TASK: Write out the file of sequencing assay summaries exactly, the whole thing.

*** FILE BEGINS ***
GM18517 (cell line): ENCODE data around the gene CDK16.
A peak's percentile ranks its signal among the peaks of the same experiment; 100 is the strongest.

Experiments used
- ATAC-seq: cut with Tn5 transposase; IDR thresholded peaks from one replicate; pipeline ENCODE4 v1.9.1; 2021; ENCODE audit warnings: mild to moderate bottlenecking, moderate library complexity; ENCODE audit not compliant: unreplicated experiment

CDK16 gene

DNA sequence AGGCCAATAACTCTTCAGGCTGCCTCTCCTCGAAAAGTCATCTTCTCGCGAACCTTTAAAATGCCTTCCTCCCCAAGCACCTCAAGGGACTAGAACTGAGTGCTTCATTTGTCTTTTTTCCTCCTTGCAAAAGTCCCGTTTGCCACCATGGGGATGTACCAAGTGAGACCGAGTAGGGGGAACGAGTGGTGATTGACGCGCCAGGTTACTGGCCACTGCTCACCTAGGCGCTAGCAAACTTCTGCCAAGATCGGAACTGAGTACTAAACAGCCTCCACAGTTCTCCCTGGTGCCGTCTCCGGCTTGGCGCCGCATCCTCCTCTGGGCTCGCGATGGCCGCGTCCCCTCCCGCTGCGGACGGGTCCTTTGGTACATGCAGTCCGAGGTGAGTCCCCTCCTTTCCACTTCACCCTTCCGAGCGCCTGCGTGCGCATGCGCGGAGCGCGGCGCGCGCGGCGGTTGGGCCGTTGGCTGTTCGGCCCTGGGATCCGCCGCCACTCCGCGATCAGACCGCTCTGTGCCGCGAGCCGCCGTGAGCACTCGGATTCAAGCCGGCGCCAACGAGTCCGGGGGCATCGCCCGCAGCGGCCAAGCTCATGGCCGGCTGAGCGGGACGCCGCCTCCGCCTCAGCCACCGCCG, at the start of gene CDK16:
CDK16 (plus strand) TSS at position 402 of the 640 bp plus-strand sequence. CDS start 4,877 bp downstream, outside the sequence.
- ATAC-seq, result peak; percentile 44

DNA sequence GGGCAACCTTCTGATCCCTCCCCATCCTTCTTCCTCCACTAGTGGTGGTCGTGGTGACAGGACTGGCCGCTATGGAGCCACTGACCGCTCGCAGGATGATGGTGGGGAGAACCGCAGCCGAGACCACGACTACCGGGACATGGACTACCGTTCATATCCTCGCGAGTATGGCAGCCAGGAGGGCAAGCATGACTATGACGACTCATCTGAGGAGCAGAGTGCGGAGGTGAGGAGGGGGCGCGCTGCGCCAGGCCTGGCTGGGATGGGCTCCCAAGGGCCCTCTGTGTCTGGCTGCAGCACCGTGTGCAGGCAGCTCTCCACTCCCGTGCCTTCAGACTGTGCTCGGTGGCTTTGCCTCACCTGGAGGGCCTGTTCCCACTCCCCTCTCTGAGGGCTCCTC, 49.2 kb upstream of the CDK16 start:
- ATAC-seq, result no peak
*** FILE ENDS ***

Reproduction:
GM18517 (cell line): ENCODE data around the gene CDK16.
A peak's percentile ranks its signal among the peaks of the same experiment; 100 is the strongest.

Experiments used
- ATAC-seq: cut with Tn5 transposase; IDR thresholded peaks from one replicate; pipeline ENCODE4 v1.9.1; 2021; ENCODE audit warnings: mild to moderate bottlenecking, moderate library complexity; ENCODE audit not compliant: unreplicated experiment

CDK16 gene

DNA sequence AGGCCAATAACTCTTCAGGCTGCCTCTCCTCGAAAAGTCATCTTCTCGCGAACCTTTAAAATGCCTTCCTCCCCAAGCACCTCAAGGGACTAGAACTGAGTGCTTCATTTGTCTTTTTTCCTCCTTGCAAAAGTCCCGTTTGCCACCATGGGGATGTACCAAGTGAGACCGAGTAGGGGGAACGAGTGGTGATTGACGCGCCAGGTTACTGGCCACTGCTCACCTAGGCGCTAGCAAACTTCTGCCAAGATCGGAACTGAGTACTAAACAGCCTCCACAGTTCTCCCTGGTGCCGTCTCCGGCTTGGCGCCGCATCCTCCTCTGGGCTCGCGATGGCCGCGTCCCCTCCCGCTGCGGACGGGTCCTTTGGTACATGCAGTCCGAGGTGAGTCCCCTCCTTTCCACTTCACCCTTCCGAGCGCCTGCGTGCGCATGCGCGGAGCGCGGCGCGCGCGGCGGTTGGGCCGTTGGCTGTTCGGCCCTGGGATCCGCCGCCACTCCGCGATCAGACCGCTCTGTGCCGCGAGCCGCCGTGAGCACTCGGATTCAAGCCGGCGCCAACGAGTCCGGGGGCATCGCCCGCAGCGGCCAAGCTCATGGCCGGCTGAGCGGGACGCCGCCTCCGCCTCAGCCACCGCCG, at the start of gene CDK16:
CDK16 (plus strand) TSS at position 402 of the 640 bp plus-strand sequence. CDS start 4,877 bp downstream, outside the sequence.
- ATAC-seq, result peak; percentile 44

DNA sequence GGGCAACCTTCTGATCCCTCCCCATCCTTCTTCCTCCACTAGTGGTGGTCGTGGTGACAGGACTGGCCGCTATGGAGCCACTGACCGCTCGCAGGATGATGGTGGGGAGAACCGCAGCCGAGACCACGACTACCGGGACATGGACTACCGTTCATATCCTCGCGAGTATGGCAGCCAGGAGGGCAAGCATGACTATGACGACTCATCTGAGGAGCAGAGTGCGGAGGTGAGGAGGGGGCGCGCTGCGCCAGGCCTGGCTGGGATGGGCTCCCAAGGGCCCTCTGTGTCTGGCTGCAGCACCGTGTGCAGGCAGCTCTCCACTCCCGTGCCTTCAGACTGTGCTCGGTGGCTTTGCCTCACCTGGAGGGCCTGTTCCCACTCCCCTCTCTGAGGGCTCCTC, 49.2 kb upstream of the CDK16 start:
- ATAC-seq, result no peak